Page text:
An ongoing series of beautiful container ideas

Story and Photo by Diana Sageser

I love travelling. It gives me a chance to walk around neighborhoods to see what other people have planted. Last year, in Kansas, I came across this stunning container located on the north side of a stone-faced house. Although this was in Zone 5, these plants will perform nicely here in a shady spot.

The star of this pot is Begonia ‘Santa Cruz Sunset’. As you can see, the mounding and trailing growth habit of this plant is spectacular. An endless flow of orange/red flowers is produced on a plant that remains neat and clean with little or no deadheading. The leaves have a nice texture to them as well: They resemble those of an angel wing begonia, but without the glossiness. Kansas is known for its variable weather patterns, which include very hot summers. As you can see, ‘Santa Cruz Sunset’ performs well. Heat and drought tolerant, it is hardy to Zone 7b, but like many container plants, is grown as an annual.

Begonias perform better when watered directly at the soil line rather than overhead. Keep this in mind when placing this pot in your landscape to avoid overhead watering.

Pairing orange with deep purple was an inspired choice. In this case, the partner is Summer Wave Large Blue wishbone flower (Torenia ‘SUNrenilabu’). I cannot say enough about this excellent performer. Wishbone flowers bloom all season and prefer shade or filtered light. They are heat tolerant and extremely low maintenance. And as an added bonus, the Summer Wave series is fragrant. Here in my Zone 9a garden, torenia plants that escaped their pots have popped up in other areas of my garden.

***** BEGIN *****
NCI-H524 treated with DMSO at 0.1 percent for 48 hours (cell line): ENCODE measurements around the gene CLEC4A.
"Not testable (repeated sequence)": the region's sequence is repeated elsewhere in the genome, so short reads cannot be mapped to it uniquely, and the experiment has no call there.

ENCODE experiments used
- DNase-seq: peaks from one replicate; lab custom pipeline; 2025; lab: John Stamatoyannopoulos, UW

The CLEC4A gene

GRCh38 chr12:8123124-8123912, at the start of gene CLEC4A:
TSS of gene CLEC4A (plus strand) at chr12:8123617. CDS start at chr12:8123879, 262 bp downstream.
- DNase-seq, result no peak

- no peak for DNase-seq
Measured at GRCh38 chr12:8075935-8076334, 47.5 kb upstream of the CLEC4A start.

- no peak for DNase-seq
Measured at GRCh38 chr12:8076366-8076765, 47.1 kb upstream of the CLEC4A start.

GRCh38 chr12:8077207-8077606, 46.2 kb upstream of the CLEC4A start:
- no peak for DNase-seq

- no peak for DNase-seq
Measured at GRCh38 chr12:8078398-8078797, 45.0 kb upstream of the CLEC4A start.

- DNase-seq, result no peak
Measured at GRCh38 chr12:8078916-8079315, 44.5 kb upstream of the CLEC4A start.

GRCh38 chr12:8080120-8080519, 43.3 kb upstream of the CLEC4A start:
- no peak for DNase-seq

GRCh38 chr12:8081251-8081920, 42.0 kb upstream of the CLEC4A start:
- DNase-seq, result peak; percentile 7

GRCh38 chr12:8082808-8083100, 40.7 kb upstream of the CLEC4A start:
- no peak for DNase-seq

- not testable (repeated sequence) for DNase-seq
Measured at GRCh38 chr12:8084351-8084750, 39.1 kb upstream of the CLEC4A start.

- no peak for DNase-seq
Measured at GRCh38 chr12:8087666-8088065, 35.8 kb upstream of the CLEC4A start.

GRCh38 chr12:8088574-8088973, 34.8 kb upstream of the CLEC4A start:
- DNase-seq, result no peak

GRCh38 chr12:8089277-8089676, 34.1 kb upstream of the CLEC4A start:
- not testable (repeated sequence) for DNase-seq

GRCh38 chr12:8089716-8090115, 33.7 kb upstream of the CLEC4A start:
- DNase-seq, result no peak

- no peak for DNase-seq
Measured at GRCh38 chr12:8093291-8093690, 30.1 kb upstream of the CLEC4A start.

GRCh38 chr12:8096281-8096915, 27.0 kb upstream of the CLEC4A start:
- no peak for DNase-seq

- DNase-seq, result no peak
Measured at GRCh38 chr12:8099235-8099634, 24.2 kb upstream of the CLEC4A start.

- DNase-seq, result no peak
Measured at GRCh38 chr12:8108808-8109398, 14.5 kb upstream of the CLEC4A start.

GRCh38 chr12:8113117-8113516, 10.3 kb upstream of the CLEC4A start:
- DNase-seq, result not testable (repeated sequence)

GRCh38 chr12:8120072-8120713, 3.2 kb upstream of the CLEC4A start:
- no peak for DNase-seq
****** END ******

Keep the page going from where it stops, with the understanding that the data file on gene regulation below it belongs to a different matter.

Summer Wave Large Blue grows up to 10 inches tall and can trail up to 36 inches. Nice in a container, this cultivar also does well in hanging baskets. As other Summer Wave torenias, it thrives in high humidity. 

The final plant in this awesome container is white impatiens (I. walleriana). Impatiens thrive in heat and humidity. Their leaves are water repellent, giving them a slick, greasy feel. (Note: Due to I. walleriana’s susceptibility to powdery mildew, most garden centers do not stock them. However, New Guinea impatiens (I. hawkeri) and their hybrids, such as the Sunpatiens series, are resistant to powdery mildew, and therefore recommended in place of I. walleriana.)

Scroll to Top